We could be allowed to understand that for Rali to be coerced is a way of life. When we meet him he has been forced to steal a rare jewel from a corrupt merchant to settle a gambling debt. We've upped the risk and, when he gets the jewel and escapes into the market place, we understand, automatically, why Maskyl targets him. Except he needs to be caught, which kind of undermines his master-thief credentials.

But maybe...

In the market place he is only discovered because his long time adversary, City Marshal Kund, knows that Rali has sympathy with street urchins; Rali himself grew up in that life. Kund publicly and falsely accuses a local urchin of petty theft and determines to cut off the boy's right hand. Rali is forced to break cover to save the boy, showing his underlying decency.

SUMMARY: If your characters have lives packed with interest, excitement and adventure you shouldn't have a problem introducing them and making the introduction pop with excitement. Think the little one act chase at the opening of most Bond movies.

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I believe this is one of those questions where, if you knew the perfect answer to it, you would never get another form rejection again. Unfortunately there is no perfect answer.

You are right, the two concepts are in conflict with each other and in many ways the opening of your book is going to be a balance between them. Too much exposition and the opening is bland, to little and you don't care much about the characters.

Now keep in mind, novels are allowed to start a bit slowly, you can spend a chapter or so setting things up before getting to the a major event of the story. As long as you can keep it interesting people will read it, and the best way to do that is to make it about the characters and how they interact with the world. It also lets you show what is 'normal' before things start going to pot.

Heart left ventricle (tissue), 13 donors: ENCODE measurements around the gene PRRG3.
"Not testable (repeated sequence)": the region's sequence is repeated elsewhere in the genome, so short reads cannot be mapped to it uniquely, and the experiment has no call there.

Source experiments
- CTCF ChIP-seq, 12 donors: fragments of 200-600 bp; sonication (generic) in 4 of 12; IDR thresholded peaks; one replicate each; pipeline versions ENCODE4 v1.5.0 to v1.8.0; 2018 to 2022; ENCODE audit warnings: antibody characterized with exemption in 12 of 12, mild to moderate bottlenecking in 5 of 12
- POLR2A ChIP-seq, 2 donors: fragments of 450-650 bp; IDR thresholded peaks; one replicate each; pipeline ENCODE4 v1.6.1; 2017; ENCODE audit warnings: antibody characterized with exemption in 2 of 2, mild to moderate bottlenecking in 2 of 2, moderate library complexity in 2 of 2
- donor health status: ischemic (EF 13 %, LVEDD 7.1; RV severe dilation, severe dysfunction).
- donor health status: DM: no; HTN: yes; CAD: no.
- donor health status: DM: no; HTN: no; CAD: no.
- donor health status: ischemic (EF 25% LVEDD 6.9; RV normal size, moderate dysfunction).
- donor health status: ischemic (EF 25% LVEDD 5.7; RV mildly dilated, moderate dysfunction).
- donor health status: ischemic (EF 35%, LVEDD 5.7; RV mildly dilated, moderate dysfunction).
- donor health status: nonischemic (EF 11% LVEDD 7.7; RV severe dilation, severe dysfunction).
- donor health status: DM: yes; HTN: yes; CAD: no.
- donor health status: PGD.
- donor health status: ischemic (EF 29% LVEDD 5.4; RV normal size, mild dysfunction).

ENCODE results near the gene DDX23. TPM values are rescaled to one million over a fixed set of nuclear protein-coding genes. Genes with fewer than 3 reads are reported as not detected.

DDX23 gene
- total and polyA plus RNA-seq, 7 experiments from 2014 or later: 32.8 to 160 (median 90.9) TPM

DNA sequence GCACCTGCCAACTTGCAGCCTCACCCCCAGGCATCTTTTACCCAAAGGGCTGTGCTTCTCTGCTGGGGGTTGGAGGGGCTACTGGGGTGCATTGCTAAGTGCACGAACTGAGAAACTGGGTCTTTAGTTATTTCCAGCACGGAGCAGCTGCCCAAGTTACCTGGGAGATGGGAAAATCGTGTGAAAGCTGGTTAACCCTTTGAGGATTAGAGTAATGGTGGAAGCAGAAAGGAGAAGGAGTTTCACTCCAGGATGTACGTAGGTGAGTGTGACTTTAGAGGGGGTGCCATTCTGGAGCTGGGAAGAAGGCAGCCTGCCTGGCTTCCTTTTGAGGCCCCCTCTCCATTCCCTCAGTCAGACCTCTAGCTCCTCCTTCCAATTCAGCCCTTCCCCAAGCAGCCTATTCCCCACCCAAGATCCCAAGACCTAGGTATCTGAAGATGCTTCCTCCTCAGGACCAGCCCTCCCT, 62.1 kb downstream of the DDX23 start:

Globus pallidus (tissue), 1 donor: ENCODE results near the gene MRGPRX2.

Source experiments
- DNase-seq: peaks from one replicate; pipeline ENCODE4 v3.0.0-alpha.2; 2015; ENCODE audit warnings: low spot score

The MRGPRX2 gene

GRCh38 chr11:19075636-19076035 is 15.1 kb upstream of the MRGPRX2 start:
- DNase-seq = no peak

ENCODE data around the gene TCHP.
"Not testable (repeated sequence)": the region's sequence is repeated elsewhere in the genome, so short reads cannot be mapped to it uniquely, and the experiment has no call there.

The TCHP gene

If you really feel you want to show the action right away, maybe start with a prolog show what is going on before it involves the main characters. Then you can start that out with the bag, get the ball rolling for a page or tow, then jump into your main characters with chapter one. The upshot of this is it adds some tension as to when they will be involved in everything that is going wrong while letting you establish everything. Starting with a big bag is more important for a short story, where you don't have the time to set things in motion, but have to hit the ground running.

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What you might want to do is get the whole thing written as a three-act piece with exposition in the beginning. Set it aside for a month, and then come back and see if the opening is too slow. If it is, now you can figure out a way (as Fox Cutter suggested) to add in a prologue or some other in media res opening which creates the bang you're looking for. But you'll have something to start with. You can't edit a blank page.

Also, having a slow opening (exposition) is more of the classical Hero's Journey. Not every story follows that pattern. The idea of the exposition opener is to set establish the Normal World which the Hero has to depart to go on the Journey. If the Hero is already on a Journey, or if Journey is not what your Hero does (for example, if your Hero is a detective, or a doctor, or a mercenary in the middle of a war zone), then you only need to explain as much as is necessary to understand the setting of the story.